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kpxiv
26th August 2005, 04:54
i've noticed that fairly recently a lot of companies are hawking denim jeans with an "anti-fit" style. but what exactly constitutes "the anti-fit"? does this just mean that the pants are looser and hip hanging as opposed to slimmer and more fitted?

berent
26th August 2005, 09:08
Anti-Form:
Anti-Form is one of the defining features of the Levi's® 501® Jeans, and as such has been around since the 501® jean was born in 1890. It's a way of cutting the rise of the jean in a straight line (as opposed to curved) which gives the 501® jean its recognisable 'top block' (the section of the jean that goes from the waist to the crotch). It came about as a result of trying to maximise every inch of the denim fabric in the late 1890s and early 1900s, and also as a result of taking the original Levi's® Overall and cutting them down to a pair of jeans. Overalls aren't cut to follow the body but rather to 'hang' on it, and so the 501® jean has that same cut - the 'Anti-Form' cut that doesn't follow your body shape. There are many benefits to anti-fit: Greater comfort, less wear on the seat, and of course, the ability to look good when worn 2 sizes too big!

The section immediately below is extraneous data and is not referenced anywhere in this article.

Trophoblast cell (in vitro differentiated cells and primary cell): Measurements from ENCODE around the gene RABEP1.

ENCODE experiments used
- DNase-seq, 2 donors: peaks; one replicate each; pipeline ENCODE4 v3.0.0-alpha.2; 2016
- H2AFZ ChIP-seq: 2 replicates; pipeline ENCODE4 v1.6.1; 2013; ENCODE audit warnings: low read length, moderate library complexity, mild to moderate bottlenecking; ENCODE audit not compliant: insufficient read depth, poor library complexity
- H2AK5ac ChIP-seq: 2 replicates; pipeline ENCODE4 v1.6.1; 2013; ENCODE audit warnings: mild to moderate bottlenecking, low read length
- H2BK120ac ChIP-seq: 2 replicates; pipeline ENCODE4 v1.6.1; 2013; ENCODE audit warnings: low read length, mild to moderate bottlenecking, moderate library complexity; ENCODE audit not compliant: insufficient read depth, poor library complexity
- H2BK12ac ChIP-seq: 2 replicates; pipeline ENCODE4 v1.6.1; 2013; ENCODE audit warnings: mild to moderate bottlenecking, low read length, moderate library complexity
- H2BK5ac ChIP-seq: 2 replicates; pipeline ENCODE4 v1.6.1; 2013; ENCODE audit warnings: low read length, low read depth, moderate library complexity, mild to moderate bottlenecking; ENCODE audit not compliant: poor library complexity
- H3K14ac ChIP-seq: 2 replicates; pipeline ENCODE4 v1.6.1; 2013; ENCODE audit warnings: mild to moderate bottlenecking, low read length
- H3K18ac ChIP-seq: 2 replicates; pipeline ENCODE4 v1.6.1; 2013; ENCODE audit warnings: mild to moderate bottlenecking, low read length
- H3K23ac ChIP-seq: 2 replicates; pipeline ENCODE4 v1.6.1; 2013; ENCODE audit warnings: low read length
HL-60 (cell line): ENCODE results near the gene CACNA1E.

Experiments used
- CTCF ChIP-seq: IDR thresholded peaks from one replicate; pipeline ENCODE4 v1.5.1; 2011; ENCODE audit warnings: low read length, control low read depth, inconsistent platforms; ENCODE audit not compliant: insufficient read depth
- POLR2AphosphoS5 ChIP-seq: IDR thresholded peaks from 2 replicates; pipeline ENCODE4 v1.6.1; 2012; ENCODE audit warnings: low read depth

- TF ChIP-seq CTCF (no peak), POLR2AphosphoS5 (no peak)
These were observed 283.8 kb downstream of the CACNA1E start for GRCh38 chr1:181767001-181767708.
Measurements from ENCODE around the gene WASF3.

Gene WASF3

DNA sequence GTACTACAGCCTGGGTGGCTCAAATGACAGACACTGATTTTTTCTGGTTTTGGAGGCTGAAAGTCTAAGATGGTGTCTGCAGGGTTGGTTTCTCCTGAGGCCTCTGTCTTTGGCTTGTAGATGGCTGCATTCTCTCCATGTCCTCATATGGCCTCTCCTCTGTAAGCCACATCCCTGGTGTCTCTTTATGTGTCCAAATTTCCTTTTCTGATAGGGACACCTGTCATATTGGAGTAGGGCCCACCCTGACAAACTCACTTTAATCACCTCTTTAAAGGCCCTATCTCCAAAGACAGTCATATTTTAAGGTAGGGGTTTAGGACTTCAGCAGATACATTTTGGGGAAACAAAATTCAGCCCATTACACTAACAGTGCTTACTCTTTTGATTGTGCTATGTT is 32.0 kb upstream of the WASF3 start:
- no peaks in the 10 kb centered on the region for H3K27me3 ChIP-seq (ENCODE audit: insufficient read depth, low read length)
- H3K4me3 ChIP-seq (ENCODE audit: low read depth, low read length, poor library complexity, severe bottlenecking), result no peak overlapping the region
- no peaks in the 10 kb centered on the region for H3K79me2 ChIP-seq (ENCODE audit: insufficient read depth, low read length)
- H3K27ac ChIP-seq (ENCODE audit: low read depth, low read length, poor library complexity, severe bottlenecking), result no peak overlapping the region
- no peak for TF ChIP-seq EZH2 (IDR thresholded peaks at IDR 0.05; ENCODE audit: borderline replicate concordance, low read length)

Got is from the Levi's site.

kpxiv
26th August 2005, 21:10
thnx